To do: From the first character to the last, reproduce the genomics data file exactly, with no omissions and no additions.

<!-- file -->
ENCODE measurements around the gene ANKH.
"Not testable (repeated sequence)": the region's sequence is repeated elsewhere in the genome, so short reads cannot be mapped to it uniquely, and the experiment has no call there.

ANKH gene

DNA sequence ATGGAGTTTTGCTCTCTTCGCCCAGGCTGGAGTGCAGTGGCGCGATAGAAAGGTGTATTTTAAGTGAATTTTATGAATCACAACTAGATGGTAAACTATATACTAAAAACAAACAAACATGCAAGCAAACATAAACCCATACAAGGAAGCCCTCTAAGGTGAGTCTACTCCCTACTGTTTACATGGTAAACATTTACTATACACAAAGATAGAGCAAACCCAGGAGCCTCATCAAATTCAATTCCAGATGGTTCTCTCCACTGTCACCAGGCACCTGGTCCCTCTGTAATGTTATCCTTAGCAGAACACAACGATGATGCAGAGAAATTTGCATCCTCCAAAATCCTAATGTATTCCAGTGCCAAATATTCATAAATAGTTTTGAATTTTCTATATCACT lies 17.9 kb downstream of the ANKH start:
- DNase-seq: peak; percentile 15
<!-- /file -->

ENCODE measurements around the gene ANKH.
"Not testable (repeated sequence)": the region's sequence is repeated elsewhere in the genome, so short reads cannot be mapped to it uniquely, and the experiment has no call there.

ANKH gene

DNA sequence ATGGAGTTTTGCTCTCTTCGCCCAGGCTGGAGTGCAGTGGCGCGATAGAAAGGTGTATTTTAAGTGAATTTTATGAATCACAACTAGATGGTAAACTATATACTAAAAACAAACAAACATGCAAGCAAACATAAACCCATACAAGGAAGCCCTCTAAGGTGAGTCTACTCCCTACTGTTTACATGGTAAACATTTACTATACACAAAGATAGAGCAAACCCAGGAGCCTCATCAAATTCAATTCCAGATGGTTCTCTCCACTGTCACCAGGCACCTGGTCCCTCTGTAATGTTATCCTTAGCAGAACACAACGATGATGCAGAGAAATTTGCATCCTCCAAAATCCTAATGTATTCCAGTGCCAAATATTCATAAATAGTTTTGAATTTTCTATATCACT lies 17.9 kb downstream of the ANKH start:
- DNase-seq: peak; percentile 15